A Blueprint for How to Look and Feel 30 at 50

You have a say in how you age

Age is just a number. Unsplash/Timothy Paul Smith

Whoever said life is all downhill after your 50th birthday didn’t know what they are talking about. Sure, there are the many physical changes that happen throughout life: weight gain or loss, hair loss or going gray, wrinkles appear, muscle loss, hearing loss and energy levels diminish.

We can’t control everything in life, but the beginning of the end of your life doesn’t start once you pass 50—even though you may feel that way. It all depends on your outlook and how well you take care of yourself. Even if you’ve neglected your health over the years, there is still time take control of it.

Common health conditions after age 50

There are a number of medical concerns that are more common in people over the age of 50. But these same conditions can also happen in people under the age of 50. These are the most prevalent:

  • Cancer, particularly breast, prostate, colorectal and skin
  • Chronic pain, particularly arthritis, bursitis, back pain
  • Depression
  • Digestive issues
  • Erectile dysfunction
  • Heart disease
  • High blood pressure
  • High cholesterol and triglycerides
  • Osteoporosis

No one can predict their future, but when you do certain things to protect your health, you realize you have a say in your health.

Start with routine health care

One way to care for yourself is by getting routine health care in your 50s. The goal of this is to develop and maintain the doctor-patient relationship, encourage a healthy lifestyle, screen for disease, assess medical problems and update immunizations. In general, routine health care for people 50 and older include the following:

  • Annual physical exam including height, weight, BMI calculation, blood tests, urinalysis and mental health screening
  • Dental exams and cleanings every 6 months
  • Comprehensive eye exams at least every two years and every year if you wear prescription glasses or have diabetes
  • Blood pressure screening at least once a year
  • Cholesterol screening every five years or as recommended
  • Diabetes screening as recommended
  • Skin exam to determine skin cancer risk every year or as recommended
  • Colorectal cancer screening beginning at age 50 or earlier if at increased risk
  • Immunizations as recommended
  • Annual screening tests for women including annual clinical breast exam, mammogram, pelvic exam, pap test, HPV test, and bone density test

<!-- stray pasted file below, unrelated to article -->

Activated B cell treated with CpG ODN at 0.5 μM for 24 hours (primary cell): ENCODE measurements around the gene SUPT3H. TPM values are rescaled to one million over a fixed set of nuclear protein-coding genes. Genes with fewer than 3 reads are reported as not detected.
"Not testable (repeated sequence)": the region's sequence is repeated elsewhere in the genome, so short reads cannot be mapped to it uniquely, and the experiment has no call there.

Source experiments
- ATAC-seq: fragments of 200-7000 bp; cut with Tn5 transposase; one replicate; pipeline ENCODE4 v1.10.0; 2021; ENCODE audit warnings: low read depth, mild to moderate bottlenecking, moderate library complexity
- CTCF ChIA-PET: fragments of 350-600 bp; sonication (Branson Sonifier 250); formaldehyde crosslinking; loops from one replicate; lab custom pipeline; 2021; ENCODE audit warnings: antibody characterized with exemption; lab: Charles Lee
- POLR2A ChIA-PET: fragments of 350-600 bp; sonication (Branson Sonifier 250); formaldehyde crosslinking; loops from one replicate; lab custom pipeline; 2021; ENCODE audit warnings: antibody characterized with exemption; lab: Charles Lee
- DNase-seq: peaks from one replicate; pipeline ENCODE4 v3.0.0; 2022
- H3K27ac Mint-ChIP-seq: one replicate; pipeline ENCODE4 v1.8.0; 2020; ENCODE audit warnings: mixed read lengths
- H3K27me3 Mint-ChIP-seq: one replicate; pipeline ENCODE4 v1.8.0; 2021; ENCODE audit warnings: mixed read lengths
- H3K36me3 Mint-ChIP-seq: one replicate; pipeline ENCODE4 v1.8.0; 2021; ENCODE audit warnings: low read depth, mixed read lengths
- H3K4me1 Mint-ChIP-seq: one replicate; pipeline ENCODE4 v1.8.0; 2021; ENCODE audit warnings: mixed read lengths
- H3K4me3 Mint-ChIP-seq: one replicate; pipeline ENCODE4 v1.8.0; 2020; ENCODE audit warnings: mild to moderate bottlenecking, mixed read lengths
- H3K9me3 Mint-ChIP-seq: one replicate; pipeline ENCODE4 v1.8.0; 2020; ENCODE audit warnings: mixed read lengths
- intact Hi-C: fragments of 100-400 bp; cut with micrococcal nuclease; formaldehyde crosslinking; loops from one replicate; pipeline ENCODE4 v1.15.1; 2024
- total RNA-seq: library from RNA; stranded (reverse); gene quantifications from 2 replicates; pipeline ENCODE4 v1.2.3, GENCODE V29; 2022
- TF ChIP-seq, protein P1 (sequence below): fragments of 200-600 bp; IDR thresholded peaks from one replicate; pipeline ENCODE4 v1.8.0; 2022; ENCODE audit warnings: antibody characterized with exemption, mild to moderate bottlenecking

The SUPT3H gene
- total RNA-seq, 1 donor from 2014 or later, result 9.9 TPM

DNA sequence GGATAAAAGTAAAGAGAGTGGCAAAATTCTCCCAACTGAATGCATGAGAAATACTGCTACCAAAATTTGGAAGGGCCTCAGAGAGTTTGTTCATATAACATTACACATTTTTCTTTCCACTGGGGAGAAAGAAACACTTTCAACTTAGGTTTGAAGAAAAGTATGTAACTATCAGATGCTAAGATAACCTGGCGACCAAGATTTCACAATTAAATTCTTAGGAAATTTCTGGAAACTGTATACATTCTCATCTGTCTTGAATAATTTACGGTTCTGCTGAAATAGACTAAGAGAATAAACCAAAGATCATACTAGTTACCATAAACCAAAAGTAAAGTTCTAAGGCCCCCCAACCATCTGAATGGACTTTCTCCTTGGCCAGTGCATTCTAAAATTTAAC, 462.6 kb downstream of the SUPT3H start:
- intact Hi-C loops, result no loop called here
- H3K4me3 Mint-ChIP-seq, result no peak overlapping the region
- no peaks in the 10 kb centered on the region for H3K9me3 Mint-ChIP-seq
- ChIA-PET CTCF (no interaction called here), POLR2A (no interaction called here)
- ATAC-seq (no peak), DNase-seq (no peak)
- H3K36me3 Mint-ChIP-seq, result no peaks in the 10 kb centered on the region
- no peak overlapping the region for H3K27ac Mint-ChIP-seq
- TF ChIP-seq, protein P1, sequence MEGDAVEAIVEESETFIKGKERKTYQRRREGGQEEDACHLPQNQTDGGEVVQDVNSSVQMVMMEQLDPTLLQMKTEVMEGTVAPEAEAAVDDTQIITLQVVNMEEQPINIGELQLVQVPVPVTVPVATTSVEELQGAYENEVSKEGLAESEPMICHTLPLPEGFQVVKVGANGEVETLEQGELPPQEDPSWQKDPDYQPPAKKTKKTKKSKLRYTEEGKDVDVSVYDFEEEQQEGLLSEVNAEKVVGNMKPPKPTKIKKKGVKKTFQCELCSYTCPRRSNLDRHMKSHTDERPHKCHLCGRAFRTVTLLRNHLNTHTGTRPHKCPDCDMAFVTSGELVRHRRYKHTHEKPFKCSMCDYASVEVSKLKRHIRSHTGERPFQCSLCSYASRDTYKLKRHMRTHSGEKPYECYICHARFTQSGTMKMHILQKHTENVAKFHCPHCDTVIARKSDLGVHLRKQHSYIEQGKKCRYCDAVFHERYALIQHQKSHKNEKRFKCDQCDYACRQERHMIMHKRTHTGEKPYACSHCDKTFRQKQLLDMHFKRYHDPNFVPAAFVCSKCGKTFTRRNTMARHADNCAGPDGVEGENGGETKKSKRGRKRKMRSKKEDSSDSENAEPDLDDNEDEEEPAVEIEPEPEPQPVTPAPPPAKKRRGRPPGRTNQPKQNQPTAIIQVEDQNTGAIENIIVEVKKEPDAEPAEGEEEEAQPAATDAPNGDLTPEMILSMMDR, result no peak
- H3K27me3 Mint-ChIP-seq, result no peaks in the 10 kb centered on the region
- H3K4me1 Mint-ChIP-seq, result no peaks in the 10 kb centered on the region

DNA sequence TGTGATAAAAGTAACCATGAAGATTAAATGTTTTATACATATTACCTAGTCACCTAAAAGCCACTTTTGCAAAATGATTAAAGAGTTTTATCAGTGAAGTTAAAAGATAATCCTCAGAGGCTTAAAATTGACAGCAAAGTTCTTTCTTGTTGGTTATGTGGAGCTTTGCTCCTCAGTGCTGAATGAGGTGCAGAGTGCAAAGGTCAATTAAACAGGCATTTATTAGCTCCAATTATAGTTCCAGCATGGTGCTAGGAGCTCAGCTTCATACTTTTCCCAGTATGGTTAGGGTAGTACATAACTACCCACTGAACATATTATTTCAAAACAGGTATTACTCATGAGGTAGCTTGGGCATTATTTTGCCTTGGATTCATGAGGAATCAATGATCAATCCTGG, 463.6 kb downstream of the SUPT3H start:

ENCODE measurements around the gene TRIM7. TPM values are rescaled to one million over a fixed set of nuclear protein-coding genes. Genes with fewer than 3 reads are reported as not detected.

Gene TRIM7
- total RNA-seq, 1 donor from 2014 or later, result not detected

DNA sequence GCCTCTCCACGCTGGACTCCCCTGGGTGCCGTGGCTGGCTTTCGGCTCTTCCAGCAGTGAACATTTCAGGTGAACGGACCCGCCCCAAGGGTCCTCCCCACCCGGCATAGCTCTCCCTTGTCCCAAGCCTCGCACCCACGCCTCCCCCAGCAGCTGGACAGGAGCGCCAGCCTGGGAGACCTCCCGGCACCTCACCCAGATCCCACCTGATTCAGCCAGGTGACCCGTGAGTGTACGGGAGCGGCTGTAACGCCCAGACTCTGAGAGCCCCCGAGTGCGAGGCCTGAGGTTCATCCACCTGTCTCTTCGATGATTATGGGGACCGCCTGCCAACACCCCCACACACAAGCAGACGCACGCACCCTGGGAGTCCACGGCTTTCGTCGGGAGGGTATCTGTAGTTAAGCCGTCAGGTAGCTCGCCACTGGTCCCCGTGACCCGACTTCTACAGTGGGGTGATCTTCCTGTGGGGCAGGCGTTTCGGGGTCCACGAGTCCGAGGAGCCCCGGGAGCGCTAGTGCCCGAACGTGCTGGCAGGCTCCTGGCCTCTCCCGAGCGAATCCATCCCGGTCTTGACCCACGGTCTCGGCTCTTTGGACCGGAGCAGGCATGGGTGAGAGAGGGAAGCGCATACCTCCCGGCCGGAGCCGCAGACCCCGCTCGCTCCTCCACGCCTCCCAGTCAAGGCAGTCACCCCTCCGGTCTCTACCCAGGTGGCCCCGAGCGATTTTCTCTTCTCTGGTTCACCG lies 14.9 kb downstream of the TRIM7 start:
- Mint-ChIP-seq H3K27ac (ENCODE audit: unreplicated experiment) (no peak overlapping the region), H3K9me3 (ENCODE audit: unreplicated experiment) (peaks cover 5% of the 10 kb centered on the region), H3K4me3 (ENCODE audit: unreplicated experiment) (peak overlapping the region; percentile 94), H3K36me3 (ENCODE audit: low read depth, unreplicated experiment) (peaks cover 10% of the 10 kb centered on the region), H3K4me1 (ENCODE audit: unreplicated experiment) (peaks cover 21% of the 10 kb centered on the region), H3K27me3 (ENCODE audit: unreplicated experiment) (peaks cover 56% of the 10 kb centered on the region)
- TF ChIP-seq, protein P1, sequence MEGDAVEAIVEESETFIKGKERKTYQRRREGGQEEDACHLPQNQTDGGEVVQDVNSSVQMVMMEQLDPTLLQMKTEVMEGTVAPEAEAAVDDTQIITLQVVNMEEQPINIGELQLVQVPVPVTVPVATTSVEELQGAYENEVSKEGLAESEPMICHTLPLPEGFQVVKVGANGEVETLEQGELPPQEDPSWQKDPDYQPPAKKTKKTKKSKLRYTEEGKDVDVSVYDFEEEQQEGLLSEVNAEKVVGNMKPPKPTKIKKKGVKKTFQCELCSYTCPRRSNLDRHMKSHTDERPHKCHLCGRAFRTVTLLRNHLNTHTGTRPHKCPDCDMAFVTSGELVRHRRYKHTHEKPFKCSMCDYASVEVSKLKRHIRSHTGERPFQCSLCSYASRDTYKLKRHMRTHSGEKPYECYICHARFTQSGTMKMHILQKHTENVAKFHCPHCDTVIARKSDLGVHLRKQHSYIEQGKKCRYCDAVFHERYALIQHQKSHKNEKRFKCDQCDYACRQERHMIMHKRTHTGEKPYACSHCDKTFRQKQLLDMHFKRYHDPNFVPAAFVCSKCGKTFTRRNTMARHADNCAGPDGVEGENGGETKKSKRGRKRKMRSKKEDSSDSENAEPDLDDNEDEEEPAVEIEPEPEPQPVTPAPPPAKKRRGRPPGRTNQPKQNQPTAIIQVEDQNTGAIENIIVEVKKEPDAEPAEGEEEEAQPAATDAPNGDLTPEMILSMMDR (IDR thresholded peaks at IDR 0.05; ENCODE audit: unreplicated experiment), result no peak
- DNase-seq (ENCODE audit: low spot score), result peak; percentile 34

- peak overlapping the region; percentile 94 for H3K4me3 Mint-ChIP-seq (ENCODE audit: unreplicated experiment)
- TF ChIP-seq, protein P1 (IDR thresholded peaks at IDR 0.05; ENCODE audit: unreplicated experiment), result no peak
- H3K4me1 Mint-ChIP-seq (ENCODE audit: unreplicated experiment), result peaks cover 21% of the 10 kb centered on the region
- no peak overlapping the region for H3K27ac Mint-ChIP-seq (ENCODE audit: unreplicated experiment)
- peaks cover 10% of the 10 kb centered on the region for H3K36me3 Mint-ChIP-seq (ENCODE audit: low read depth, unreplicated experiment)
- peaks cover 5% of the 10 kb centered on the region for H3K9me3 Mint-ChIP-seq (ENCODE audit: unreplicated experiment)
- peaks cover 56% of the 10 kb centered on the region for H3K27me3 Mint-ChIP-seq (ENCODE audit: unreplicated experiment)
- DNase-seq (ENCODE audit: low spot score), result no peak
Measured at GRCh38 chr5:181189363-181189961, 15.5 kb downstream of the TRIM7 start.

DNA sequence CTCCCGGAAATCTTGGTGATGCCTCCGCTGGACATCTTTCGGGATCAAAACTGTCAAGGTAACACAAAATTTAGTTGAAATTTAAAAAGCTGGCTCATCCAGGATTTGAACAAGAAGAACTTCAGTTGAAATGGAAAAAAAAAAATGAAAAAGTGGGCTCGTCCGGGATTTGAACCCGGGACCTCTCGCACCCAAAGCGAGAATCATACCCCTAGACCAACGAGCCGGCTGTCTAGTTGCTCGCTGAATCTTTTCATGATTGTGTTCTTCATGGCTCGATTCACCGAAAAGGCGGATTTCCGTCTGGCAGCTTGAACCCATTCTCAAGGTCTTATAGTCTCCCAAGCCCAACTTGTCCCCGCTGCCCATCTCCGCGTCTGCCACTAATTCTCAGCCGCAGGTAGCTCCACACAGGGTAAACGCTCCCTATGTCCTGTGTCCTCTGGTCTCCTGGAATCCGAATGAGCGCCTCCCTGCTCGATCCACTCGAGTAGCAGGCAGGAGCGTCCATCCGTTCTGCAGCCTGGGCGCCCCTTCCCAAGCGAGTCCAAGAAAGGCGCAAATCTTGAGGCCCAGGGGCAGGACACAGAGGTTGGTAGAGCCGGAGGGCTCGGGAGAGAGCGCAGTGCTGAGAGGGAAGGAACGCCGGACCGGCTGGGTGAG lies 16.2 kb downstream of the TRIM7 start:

• Annual screening tests for men including testicular exam and prostate cancer screening as recommended

Focus on living a healthy lifestyle

This is where the real fun begins. Don’t worry if you haven’t led the healthiest lifestyle in the past. Now is the time to treat yourself like a prized racehorse. There are numerous ways to accomplish this but here are some ways to make it happen. The more you can do, the healthier you can be in the best half of your life. Here’s how to get started:

  • Eat healthy. This means a lot of fruits, veggies, lean meat, nuts, seeds, low-fat dairy and whole grains—you know the drill. You have to feed yourself the best in order to be your best.
  • Stay physically active. Get at least 30 minutes of exercise on most days of the week. Walk, jog, swim, play tennis, bicycle, or do whatever you enjoy—just do it.
  • Maintain a healthy weight. As we age, our metabolism slows down. After the age of 50, our body has a tenacious tendency to want to replace lean muscle mass with fat. Fat mass burns fewer calories than muscle, making the cycle of losing weight harder to do. But, don’t give up—it can be done by following a healthy diet and adopting a regular, consistent exercise routine.
  • Do not smoke or use tobacco products. Quitting smoking is the single best thing you can do to improve your health.
  • Get enough sleep. You may have discovered your sleep habits have changed with age. If you are experiencing too little sleep, talk to your doctor. Insufficient sleep can increase your risk for certain health problems.
  • Reduce stress. Chronic stress takes a toll on our body and health. Take steps to reduce stress in your life and talk to your health care provider if you are feeling overwhelmed or think you may be suffering from anxiety or depression.
  • Drink alcohol only in moderation. Moderation is defined as no more than one drink per day for women and two for men—if at all.

Dr. Samadi is a board-certified urologic oncologist trained in open and traditional and laparoscopic surgery and is an expert in robotic prostate surgery. He is chairman of urology, chief of robotic surgery at Lenox Hill Hospital and professor of urology at Hofstra North Shore-LIJ School of Medicine. He is a medical correspondent for the Fox News Channel’s Medical A-Team Learn more at roboticoncology.com. Visit Dr. Samadi’s blog at SamadiMD.com. Follow Dr. Samadi on Twitter, Instagram, Pintrest and Facebook.